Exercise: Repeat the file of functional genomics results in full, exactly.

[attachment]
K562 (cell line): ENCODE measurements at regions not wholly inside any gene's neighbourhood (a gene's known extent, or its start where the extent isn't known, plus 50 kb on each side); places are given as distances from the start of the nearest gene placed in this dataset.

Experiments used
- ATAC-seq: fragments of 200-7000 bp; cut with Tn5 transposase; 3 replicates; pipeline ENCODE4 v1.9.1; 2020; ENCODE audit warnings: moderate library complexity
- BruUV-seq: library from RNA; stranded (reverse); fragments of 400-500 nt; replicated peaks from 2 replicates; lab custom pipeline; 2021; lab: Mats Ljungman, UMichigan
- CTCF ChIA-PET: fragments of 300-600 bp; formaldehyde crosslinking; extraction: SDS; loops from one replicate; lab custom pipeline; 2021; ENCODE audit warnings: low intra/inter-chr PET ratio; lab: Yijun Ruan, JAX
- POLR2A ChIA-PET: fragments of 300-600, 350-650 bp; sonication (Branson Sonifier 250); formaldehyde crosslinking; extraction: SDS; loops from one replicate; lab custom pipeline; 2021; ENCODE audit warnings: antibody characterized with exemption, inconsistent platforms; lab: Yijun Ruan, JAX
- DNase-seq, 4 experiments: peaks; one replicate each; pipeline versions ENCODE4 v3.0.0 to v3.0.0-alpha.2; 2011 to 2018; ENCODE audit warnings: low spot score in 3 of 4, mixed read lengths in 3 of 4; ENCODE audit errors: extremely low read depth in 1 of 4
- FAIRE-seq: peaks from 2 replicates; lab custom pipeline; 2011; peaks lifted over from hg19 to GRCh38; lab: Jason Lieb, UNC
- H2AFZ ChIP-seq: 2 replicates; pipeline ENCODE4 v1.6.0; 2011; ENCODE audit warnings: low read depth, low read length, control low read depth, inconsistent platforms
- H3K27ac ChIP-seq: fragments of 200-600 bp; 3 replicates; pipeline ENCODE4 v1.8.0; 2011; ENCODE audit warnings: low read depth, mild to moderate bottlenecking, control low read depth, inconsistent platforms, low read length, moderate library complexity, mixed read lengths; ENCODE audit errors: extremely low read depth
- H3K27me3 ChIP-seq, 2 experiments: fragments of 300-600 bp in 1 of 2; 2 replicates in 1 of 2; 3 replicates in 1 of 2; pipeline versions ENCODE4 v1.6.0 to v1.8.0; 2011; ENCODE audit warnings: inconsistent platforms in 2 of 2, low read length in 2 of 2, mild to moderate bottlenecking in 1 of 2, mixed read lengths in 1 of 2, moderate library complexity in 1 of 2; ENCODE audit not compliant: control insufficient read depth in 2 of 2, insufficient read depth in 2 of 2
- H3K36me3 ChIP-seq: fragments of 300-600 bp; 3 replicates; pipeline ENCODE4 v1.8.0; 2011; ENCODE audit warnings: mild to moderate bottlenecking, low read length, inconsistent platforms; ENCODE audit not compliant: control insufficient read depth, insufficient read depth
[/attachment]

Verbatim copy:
K562 (cell line): ENCODE measurements at regions not wholly inside any gene's neighbourhood (a gene's known extent, or its start where the extent isn't known, plus 50 kb on each side); places are given as distances from the start of the nearest gene placed in this dataset.

Experiments used
- ATAC-seq: fragments of 200-7000 bp; cut with Tn5 transposase; 3 replicates; pipeline ENCODE4 v1.9.1; 2020; ENCODE audit warnings: moderate library complexity
- BruUV-seq: library from RNA; stranded (reverse); fragments of 400-500 nt; replicated peaks from 2 replicates; lab custom pipeline; 2021; lab: Mats Ljungman, UMichigan
- CTCF ChIA-PET: fragments of 300-600 bp; formaldehyde crosslinking; extraction: SDS; loops from one replicate; lab custom pipeline; 2021; ENCODE audit warnings: low intra/inter-chr PET ratio; lab: Yijun Ruan, JAX
- POLR2A ChIA-PET: fragments of 300-600, 350-650 bp; sonication (Branson Sonifier 250); formaldehyde crosslinking; extraction: SDS; loops from one replicate; lab custom pipeline; 2021; ENCODE audit warnings: antibody characterized with exemption, inconsistent platforms; lab: Yijun Ruan, JAX
- DNase-seq, 4 experiments: peaks; one replicate each; pipeline versions ENCODE4 v3.0.0 to v3.0.0-alpha.2; 2011 to 2018; ENCODE audit warnings: low spot score in 3 of 4, mixed read lengths in 3 of 4; ENCODE audit errors: extremely low read depth in 1 of 4
- FAIRE-seq: peaks from 2 replicates; lab custom pipeline; 2011; peaks lifted over from hg19 to GRCh38; lab: Jason Lieb, UNC
- H2AFZ ChIP-seq: 2 replicates; pipeline ENCODE4 v1.6.0; 2011; ENCODE audit warnings: low read depth, low read length, control low read depth, inconsistent platforms
- H3K27ac ChIP-seq: fragments of 200-600 bp; 3 replicates; pipeline ENCODE4 v1.8.0; 2011; ENCODE audit warnings: low read depth, mild to moderate bottlenecking, control low read depth, inconsistent platforms, low read length, moderate library complexity, mixed read lengths; ENCODE audit errors: extremely low read depth
- H3K27me3 ChIP-seq, 2 experiments: fragments of 300-600 bp in 1 of 2; 2 replicates in 1 of 2; 3 replicates in 1 of 2; pipeline versions ENCODE4 v1.6.0 to v1.8.0; 2011; ENCODE audit warnings: inconsistent platforms in 2 of 2, low read length in 2 of 2, mild to moderate bottlenecking in 1 of 2, mixed read lengths in 1 of 2, moderate library complexity in 1 of 2; ENCODE audit not compliant: control insufficient read depth in 2 of 2, insufficient read depth in 2 of 2
- H3K36me3 ChIP-seq: fragments of 300-600 bp; 3 replicates; pipeline ENCODE4 v1.8.0; 2011; ENCODE audit warnings: mild to moderate bottlenecking, low read length, inconsistent platforms; ENCODE audit not compliant: control insufficient read depth, insufficient read depth